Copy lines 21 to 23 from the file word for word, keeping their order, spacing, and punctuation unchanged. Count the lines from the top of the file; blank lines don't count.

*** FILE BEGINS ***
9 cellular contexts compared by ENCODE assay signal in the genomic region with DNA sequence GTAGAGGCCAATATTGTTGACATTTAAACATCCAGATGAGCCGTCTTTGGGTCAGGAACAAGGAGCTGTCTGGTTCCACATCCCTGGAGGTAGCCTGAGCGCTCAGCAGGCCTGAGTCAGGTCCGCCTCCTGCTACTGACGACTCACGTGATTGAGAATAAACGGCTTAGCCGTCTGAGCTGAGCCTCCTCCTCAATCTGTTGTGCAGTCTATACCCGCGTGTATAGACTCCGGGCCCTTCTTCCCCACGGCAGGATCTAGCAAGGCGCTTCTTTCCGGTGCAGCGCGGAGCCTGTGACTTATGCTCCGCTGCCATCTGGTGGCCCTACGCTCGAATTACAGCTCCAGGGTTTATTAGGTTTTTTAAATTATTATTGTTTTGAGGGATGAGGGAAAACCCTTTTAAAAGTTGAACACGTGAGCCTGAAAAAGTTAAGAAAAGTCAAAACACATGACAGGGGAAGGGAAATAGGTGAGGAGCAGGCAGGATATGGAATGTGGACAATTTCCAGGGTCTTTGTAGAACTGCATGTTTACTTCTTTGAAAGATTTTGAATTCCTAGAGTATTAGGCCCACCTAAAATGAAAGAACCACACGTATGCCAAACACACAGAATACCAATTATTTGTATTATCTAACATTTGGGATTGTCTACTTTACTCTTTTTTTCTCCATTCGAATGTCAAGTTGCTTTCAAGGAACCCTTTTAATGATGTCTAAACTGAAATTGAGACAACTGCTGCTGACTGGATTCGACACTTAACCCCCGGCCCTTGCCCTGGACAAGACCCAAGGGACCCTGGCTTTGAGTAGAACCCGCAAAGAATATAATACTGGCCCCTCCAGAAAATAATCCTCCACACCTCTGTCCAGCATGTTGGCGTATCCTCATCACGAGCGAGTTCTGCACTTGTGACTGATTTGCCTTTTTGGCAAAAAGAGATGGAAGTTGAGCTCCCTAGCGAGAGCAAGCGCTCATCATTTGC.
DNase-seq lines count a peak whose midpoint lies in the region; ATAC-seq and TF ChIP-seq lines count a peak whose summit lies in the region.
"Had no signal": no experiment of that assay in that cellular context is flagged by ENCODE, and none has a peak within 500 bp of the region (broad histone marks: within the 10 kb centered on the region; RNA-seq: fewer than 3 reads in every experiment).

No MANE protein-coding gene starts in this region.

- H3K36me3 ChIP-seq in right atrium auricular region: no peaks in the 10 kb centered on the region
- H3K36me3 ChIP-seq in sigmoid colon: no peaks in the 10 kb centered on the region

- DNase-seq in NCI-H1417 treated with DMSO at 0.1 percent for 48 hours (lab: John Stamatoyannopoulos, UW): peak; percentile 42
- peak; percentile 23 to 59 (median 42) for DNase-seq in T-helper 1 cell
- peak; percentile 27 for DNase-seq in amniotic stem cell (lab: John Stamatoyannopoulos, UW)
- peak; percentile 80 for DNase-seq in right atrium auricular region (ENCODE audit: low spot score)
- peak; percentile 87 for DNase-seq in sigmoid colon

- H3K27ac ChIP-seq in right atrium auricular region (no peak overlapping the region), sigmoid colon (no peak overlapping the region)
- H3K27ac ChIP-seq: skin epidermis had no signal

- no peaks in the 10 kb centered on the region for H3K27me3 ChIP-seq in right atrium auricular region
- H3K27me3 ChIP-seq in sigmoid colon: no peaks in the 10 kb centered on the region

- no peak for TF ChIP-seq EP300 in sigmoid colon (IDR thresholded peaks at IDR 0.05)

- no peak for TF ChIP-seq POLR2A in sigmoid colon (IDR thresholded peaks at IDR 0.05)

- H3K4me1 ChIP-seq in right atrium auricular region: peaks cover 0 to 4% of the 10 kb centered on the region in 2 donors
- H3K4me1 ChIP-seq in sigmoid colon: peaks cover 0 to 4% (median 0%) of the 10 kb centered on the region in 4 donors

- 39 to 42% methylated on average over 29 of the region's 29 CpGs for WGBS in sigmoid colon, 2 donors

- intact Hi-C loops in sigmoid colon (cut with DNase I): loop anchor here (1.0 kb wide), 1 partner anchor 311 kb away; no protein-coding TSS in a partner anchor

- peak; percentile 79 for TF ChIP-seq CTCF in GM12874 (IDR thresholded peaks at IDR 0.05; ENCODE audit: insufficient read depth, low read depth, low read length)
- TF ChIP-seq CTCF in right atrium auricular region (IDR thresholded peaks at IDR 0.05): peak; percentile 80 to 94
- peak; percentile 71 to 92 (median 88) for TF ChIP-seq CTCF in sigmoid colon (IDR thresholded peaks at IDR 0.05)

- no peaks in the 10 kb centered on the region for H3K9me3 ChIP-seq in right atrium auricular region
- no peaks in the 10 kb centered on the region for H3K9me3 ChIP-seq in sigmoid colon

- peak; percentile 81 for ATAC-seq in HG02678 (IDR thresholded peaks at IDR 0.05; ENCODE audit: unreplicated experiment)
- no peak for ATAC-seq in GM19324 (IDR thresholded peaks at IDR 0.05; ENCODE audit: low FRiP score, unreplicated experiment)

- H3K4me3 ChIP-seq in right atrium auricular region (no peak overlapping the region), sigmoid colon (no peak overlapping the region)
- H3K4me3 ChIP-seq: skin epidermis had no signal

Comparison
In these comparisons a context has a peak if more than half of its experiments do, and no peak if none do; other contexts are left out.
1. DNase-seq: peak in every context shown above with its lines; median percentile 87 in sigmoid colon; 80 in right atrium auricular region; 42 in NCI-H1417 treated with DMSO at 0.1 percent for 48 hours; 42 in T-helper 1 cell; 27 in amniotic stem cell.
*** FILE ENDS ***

- intact Hi-C loops in sigmoid colon (cut with DNase I): loop anchor here (1.0 kb wide), 1 partner anchor 311 kb away; no protein-coding TSS in a partner anchor

- peak; percentile 79 for TF ChIP-seq CTCF in GM12874 (IDR thresholded peaks at IDR 0.05; ENCODE audit: insufficient read depth, low read depth, low read length)
- TF ChIP-seq CTCF in right atrium auricular region (IDR thresholded peaks at IDR 0.05): peak; percentile 80 to 94